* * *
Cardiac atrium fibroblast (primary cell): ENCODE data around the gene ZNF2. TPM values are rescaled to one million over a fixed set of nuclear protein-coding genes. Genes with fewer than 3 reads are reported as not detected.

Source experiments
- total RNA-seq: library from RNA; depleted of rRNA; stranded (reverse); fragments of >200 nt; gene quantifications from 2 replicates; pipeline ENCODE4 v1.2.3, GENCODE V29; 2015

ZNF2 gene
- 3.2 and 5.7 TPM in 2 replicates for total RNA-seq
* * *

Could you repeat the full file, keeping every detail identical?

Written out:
Cardiac atrium fibroblast (primary cell): ENCODE data around the gene ZNF2. TPM values are rescaled to one million over a fixed set of nuclear protein-coding genes. Genes with fewer than 3 reads are reported as not detected.

Source experiments
- total RNA-seq: library from RNA; depleted of rRNA; stranded (reverse); fragments of >200 nt; gene quantifications from 2 replicates; pipeline ENCODE4 v1.2.3, GENCODE V29; 2015

ZNF2 gene
- 3.2 and 5.7 TPM in 2 replicates for total RNA-seq